Published: 23 April 2021 16:31 CEST
The Roskilde Festival during the glorious summer of 2018. Photo: Sofie Mathiassen/Ritzau Scanpix
Music events such as the Roskilde Festival, the largest of its kind in northern Europe, would not be able to take place as normal and must be without overnight guests under the recommendations, submitted in report form by an expert advisory group to the government on Friday.
The group, appointed as part of the national reopening plan, was tasked with looking at how festivals and other large events can take place this summer.
The recommendations will provide the basis political discussions which will form an agreement over large events which will be integrated into the reopening plan.
Seven various scenarios, including one for outdoors, standing events, were considered by the expert group in forming its recommendations. Two phases have been set down for eased restrictions on large events, which are currently banned due to the public assembly limit.
In the final phase of the restrictions towards the end of the summer, a maximum of 10,000 people would be permitted to attend an event. All attendees would be required to present a valid corona passport, and audiences would be split into sections of 2,000.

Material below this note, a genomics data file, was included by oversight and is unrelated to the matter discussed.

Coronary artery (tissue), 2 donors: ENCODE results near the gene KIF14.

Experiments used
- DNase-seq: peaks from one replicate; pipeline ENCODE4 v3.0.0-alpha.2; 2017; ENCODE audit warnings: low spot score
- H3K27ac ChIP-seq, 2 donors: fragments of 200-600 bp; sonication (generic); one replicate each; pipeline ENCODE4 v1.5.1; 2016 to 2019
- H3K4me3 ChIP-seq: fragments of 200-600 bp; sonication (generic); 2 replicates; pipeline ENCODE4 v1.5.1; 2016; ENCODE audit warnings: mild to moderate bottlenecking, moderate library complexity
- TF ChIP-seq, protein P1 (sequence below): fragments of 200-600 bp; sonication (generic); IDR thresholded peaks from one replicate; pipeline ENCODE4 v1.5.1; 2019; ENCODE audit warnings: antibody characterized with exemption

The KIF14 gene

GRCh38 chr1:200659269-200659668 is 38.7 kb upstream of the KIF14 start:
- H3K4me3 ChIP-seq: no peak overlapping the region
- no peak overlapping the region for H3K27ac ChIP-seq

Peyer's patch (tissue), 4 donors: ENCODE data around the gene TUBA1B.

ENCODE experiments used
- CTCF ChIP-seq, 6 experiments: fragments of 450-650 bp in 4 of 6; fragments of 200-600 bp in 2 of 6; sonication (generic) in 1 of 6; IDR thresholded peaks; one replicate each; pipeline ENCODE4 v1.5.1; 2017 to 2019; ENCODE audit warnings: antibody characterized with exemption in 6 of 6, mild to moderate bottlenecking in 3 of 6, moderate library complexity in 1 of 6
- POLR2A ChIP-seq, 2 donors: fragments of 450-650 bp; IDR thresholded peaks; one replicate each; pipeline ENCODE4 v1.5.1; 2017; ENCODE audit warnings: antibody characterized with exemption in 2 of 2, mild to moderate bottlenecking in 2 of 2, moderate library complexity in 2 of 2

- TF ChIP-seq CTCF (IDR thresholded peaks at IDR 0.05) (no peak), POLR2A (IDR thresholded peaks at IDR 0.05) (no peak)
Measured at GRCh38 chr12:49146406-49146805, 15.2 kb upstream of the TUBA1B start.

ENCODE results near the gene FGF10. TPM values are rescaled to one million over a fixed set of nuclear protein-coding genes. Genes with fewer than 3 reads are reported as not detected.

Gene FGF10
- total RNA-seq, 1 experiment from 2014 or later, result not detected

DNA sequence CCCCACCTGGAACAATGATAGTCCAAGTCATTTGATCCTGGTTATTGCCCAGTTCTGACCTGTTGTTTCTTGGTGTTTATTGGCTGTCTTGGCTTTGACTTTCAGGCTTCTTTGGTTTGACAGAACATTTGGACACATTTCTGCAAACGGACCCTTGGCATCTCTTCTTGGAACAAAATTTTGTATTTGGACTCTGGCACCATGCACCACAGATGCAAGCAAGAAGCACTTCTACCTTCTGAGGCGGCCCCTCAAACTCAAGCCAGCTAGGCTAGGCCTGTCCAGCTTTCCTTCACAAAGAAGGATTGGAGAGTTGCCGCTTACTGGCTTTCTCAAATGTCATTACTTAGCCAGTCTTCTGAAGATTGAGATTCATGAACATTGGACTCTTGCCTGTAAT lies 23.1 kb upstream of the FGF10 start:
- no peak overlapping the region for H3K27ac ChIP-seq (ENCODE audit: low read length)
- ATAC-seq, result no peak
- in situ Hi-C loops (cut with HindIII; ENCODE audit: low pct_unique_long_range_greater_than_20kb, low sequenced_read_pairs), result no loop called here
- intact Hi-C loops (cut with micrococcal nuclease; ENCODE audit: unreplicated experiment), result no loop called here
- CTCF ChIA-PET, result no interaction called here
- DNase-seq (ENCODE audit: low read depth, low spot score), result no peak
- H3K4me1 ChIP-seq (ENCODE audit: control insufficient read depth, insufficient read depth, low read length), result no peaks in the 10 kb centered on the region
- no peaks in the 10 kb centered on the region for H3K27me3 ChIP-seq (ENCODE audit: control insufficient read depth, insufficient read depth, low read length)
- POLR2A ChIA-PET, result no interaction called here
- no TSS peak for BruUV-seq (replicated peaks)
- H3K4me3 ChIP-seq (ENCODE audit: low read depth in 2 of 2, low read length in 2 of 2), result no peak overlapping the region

Although that could provide a framework for some events to take place, Roskilde Festival, which normally has a total of around 130,000 guests and volunteers including sprawling camping areas, appears to be impossible in anything resembling its usual format.
The festival was also cancelled in 2020.
Roskilde Festival CEO Signe Lopdrup, who was part of the expert group, said the festival was unlikely to go ahead should it be required to follow the recommendations.
“Based on the recommendations, we find it very difficult to believe it is realistic to organise festivals in Denmark before the end of the summer,” Lopdrup said in a written comment to broadcaster DR.
The restrictions would mean “that it is not possible to go ahead with the Roskilde Festival. That’s completely unbearable. But that’s where we’ve ended,” she added.
The news is potentially less bleak for other types of event with fewer participants, with cultural and sporting events as well as conferences also included in the recommendations submitted by the group.
Parliament has previously approved a compensation scheme for major events forced to cancel due to coronavirus measures this summer.